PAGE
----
Jiang was out of sight of a rally at Lafayette Park in front of
the White House when he stepped into his limousine for the short
motorcade ride from the Blair House guest headquarters to the
About 100 demonstrators shouted and passed out brochures calling
for a free Tibet, the first small wave in a daylong series of
protests and vigils.
Hundreds supporting Taiwan marched from Washingtons grassy Mall
to streets around the White House.
Change the Politics
If we want to transform China into a progressive country, we
must change the bad politics first, said Fang Nengda, a former
teacher in China who was placed under house arrest for his
political beliefs. If China does not change the broad system of
politics, education cannot make a difference.
The pro-Taiwan group urged the United States to stand in support
of Taiwanese independence.
We want Taiwan to be for the Taiwanese, said Su Chang, who
came to Washington on an overnight bus from Atlanta with about 50
They melded into a crowd of Free China protesters supporting
human rights in China and Tibet, and their voices joined together
at a street corner near the White House.
Four men donned cardboard sheets on which chains were drawn and
holes were cut out for their heads and arms, each representing a
persecuted Chinese dissident. Supporters gathered around them.
Im 50 years old and I cannot see that democracy will be
filled in China, said Zhilang Ching, who fled China recently and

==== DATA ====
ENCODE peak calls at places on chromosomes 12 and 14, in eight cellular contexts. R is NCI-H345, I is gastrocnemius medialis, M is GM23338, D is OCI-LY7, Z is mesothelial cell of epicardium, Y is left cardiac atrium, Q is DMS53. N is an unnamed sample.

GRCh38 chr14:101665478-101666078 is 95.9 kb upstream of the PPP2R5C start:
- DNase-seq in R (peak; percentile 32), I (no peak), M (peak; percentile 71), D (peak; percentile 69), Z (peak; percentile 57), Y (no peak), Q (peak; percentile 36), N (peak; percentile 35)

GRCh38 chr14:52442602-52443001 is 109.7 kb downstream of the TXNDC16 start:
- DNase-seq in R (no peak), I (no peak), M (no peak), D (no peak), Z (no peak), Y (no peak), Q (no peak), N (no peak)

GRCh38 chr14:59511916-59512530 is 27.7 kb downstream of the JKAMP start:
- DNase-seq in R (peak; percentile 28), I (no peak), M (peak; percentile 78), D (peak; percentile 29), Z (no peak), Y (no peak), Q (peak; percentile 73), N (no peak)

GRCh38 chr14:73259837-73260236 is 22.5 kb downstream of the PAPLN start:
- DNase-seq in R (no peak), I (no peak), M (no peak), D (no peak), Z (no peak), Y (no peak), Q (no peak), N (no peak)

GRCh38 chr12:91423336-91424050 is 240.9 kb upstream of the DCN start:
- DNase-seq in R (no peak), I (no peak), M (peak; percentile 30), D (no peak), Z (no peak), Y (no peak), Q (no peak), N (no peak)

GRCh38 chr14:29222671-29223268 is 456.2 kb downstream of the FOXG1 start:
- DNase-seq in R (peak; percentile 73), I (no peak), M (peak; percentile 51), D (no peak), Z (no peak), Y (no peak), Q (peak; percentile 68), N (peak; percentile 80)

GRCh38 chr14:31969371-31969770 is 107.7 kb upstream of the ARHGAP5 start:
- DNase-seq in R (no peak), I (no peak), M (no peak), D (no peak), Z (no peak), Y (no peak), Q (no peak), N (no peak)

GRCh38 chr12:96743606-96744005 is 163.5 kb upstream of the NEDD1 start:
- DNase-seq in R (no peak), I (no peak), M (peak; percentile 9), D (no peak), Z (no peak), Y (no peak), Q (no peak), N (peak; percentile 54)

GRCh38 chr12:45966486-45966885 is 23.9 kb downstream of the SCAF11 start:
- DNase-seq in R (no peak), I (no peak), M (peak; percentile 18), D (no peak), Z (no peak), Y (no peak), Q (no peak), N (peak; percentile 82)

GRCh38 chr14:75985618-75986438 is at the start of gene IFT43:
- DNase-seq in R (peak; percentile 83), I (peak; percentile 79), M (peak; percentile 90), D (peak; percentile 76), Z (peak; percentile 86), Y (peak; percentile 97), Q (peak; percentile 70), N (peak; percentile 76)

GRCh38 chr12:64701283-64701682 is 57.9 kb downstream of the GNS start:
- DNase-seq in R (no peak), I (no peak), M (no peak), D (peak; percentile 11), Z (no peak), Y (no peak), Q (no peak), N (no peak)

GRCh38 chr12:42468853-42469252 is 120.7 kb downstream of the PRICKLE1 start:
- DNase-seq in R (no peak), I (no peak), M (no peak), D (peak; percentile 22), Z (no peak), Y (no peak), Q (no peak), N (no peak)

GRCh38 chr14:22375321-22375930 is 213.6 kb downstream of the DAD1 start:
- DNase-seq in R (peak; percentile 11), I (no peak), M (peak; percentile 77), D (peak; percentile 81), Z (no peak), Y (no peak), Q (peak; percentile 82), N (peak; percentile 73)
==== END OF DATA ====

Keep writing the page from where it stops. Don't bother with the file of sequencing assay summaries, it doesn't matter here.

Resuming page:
is here under asylum.
The cardboard represented an ancient Chinese punishment in which
prisoners were made to don sheets of metal.
Wide Array of Groups
The visit brought together a diverse collection of groups with
nothing else in common except their advocacy of freedom for the
Chinese people and others under Beijings control.
On Tuesday night, hundreds rallied outside the Chinese embassy
to protest religious persecution in Tibet, annexed by China in
We are here to draw attention to the fact that Tibet is really
being suppressed, and its culture is being dissolved. said Jane
Drake, a Buddhist nun.
Four large red lanterns in the backdrop served as a reminder of
the dignitarys presence in the capital. Speakers at the rally
stressed their support for Jiangs meeting with Clinton but said it
should be an opportunity to discuss human rights issues.
Earlier Tuesday, about a dozen members of Congress pledged to
adopt prisoners of conscience in China or Tibet and lobby on their
behalf with letters to government officials and prison wardens.
Various religious leaders opened the evening vigil with their
prayers for the people of Tibet, as the group lit candles and
raised signs in support.
Former Chinese dissidents and advocacy group officials voiced
their concerns in meetings with Senate Foreign Relations Committee
Chairman Jesse Helms and a House International Affairs Committee
panel that deals with human rights.
One dissident, Li Lu, a survivor of the Tiananmen Square
crackdown, said it was horrifying that the person responsible for
this massacre was being received as an honored guest in this
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